The Nernst equation, named after chemist Walther Nernst, is used in electrochemistry to determine the point at which a redox reaction in an electrochemical half-cell reaches equilibrium – this also determines when the instantaneous cell potential has reached zero. The cell potential might sound complicated, but it essentially just describes how the cell reaction is proceeding. If we imagine a ball rolling down a hill, it starts with a lot of potential energy (a large cell potential). As it rolls down the hill and the slope starts to level out, the ball still continues to roll, but it starts to gain less energy because the hill is less steep (the cell potential is getting smaller). Finally the ball comes to a stop when the ground is flat (the cell potential is zero, and the reaction is at equilibrium). Also look out for any sources that refer to the cell potential as an electromotive force (EMF), this is just another way of referencing the cell potential.

#### TL;DR (Too Long; Didn't Read)

Cell potential is measured in volts which is equivalent to joules per coulomb (energy per charge).

## The General Form

The general form of the Nernst equation can be applied to an electrochemical cell at any temperature. It uses the ideal gas constant (R – 8.3145 J⋅mol^{−1}⋅Kelvin^{−1}), Faraday’s constant (F – 9.6485×10^{4} C⋅mol^{−1}), the number of electrons transferred (n), the absolute temperature (T – in kelvin), and the standard reduction potential (E^{o}) of the cell as constant values to solve for the instantaneous reduction potential. The reaction quotient (Q) will be the input that varies with time. It is the ratio between the concentration of products and the concentration of reactants, so it allows us to solve for the cell potential at an point in the reaction – as long as we know these two concentrations. The general Nernst equation follows from these inputs to solve for the cell potential E:

The standard cell potential (E^{o}) is a known value for specific reactions. Because we can account for any temperature, this general form of the Nernst equation works under non-standard conditions to find the electric potential in the cell. When dealing with non-standard cell potentials, this equation can prove invaluable, however when looking for a more general equation to represent the relationships in a standard electrode potential we can use a simplified equation.

## Standard Conditions

When dealing with the Nernst equation under standard conditions, we are not necessarily dealing with the concentration of solutions being held constant because this is actually what we are representing the variation of. Instead, we simply hold the temperature constant at 298 kelvin (25 degrees celsius – just above room temperature). When we substitute this value for T and plug in the universal gas constant and Faraday’s constant, we can swap out the natural logarithm for a standard logarithm and receive the much simpler formula:

An example can be very useful to demonstrate what each of these values will look like. Drawing from the Zn-Cu redox reaction, we can use the given standard potential of E^{o} = +1.10 V (see Example 1 in the Chemistry LibreTexts online book for the original demonstration). We will assume standard conditions. The full calculation is shown below.

#### Tips

The (aq) stands for aqueous meaning the element is dissolved in solution.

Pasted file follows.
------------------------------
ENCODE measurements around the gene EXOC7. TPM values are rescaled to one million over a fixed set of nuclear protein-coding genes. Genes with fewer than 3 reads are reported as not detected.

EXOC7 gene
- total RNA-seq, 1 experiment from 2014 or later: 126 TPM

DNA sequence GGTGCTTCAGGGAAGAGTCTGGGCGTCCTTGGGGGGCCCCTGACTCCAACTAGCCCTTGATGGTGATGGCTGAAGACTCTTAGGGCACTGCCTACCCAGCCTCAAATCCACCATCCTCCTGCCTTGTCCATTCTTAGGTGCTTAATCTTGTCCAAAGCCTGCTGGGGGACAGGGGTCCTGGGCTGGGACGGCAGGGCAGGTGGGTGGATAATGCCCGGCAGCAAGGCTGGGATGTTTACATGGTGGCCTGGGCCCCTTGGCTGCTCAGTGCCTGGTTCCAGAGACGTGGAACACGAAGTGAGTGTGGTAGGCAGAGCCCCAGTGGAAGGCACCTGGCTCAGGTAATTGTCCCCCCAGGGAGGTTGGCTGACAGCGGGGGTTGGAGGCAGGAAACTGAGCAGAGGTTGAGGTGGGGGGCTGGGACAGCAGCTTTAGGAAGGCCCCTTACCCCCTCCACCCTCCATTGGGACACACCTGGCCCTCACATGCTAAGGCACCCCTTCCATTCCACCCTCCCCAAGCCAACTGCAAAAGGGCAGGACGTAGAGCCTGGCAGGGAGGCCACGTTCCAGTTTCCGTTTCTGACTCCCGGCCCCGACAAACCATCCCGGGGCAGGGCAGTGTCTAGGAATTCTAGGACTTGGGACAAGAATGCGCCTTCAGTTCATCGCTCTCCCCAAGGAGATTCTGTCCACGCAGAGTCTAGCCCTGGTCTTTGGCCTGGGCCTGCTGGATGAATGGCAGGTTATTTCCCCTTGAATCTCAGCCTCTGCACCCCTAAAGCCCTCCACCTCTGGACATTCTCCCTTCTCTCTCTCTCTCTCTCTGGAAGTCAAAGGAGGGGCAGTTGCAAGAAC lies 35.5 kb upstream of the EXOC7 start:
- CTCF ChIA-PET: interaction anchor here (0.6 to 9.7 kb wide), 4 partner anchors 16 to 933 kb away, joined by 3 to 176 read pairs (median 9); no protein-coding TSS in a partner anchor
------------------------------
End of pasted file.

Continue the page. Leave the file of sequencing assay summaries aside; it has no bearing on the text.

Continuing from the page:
## What does this mean?

Now that we have established the Nernst equation we can find out what it actually tells us. The key value here is the reaction quotient Q. The cell potential during an oxidation-reduction reaction is closely related to the Gibbs Free Energy equation (often called delta G) which describes how an electrochemical reaction is proceeding (see the full derivation here). Gibbs free energy discusses thermodynamic favorability and equilibrium, and we can relate this to the reaction quotient:

- When Q = 1, the instantaneous cell potential is the same as the standard cell potential. Nothing has changed from the general initial state, so the reaction is favorable.
- When Q < 1, the instantaneous cell potential is greater than the standard cell potential. The reaction is more favorable than the standard situation.
- When Q > 1, the instantaneous cell potential is less than the standard cell potential. The equation is progressing towards equilibrium, but it is still favorable.
- When Q = K, the instantaneous cell potential is 0; the reaction is at equilibrium.

K is the equilibrium constant, a value that can be used to mark the concentrations of reactants and products that have reached a state of equilibrium where the reaction stops progressing.

#### Tips

The above situations assume that the cell potential is positive meaning that the reaction wants to proceed in the given direction. If this is not the case, then the situations of thermodynamic favorability are the opposite.

## Other applications

In cellular biology the membrane potential describes the concentration of ions on each side of a membrane. The Goldman Equation includes other factors like the permeability of the cell membrane and the type of transfer across the surface to calculate this potential. When these cells reach equilibrium then the it’s membrane potential is equal to the Nernst potential.

Galvanic cells convert chemical energy to electrical energy using these relationships of concentrations and equilibriums. They work by have a potential difference between the anode and cathode, operating as a chemical battery.

References

About the Author

Allan Robinson has written numerous articles for various health and fitness sites. Robinson also has 15 years of experience as a software engineer and has extensive accreditation in software engineering. He holds a bachelor's degree with majors in biology and mathematics.